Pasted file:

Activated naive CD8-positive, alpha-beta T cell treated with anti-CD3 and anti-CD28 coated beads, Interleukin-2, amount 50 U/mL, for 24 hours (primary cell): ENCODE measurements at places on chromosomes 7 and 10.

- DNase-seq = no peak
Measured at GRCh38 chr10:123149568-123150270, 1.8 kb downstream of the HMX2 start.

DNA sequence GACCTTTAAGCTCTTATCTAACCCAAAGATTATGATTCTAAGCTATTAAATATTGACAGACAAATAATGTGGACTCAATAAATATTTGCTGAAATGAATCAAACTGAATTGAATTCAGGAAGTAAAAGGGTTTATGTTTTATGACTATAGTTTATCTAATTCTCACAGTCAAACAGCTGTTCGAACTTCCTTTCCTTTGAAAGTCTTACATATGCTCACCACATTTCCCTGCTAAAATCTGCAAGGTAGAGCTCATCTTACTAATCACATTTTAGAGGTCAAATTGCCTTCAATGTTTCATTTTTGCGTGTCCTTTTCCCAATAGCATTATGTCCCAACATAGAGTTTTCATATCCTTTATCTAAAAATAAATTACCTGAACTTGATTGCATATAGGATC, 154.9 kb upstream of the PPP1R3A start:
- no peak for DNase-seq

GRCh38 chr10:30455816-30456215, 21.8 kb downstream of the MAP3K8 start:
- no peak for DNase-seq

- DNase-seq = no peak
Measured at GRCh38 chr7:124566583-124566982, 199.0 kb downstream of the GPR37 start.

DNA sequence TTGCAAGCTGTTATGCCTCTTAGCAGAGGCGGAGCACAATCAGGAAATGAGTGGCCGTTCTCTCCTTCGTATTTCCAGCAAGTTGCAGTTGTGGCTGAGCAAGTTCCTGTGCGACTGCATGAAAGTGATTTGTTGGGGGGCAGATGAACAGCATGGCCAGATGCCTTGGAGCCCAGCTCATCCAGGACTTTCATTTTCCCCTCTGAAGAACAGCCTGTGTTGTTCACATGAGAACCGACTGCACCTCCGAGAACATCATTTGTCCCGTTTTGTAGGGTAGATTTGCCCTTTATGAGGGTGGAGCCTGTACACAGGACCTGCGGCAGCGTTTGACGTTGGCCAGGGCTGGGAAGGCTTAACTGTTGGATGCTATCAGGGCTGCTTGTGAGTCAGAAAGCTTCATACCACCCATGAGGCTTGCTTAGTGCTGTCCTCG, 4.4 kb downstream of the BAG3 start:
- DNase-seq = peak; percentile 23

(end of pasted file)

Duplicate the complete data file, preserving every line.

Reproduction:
Activated naive CD8-positive, alpha-beta T cell treated with anti-CD3 and anti-CD28 coated beads, Interleukin-2, amount 50 U/mL, for 24 hours (primary cell): ENCODE measurements at places on chromosomes 7 and 10.

- DNase-seq = no peak
Measured at GRCh38 chr10:123149568-123150270, 1.8 kb downstream of the HMX2 start.

DNA sequence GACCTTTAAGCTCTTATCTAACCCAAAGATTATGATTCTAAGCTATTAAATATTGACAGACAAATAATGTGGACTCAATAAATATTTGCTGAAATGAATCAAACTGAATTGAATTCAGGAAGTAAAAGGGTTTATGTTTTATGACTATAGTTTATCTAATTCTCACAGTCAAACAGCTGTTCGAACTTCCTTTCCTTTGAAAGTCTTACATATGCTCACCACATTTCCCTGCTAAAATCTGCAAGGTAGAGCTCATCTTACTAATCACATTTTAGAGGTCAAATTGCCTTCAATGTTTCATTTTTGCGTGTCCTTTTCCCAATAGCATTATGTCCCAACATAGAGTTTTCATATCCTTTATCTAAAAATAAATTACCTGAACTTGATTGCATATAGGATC, 154.9 kb upstream of the PPP1R3A start:
- no peak for DNase-seq

GRCh38 chr10:30455816-30456215, 21.8 kb downstream of the MAP3K8 start:
- no peak for DNase-seq

- DNase-seq = no peak
Measured at GRCh38 chr7:124566583-124566982, 199.0 kb downstream of the GPR37 start.

DNA sequence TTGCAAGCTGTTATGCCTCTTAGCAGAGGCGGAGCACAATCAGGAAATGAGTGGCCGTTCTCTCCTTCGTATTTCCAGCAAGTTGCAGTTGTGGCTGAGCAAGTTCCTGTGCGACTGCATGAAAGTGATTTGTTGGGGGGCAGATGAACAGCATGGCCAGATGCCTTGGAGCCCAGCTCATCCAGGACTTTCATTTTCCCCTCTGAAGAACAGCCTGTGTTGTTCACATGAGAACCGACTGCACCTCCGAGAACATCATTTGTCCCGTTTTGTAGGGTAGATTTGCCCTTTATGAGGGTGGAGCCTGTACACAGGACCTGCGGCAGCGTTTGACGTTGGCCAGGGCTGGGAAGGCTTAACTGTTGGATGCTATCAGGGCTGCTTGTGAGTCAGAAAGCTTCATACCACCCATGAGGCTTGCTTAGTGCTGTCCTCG, 4.4 kb downstream of the BAG3 start:
- DNase-seq = peak; percentile 23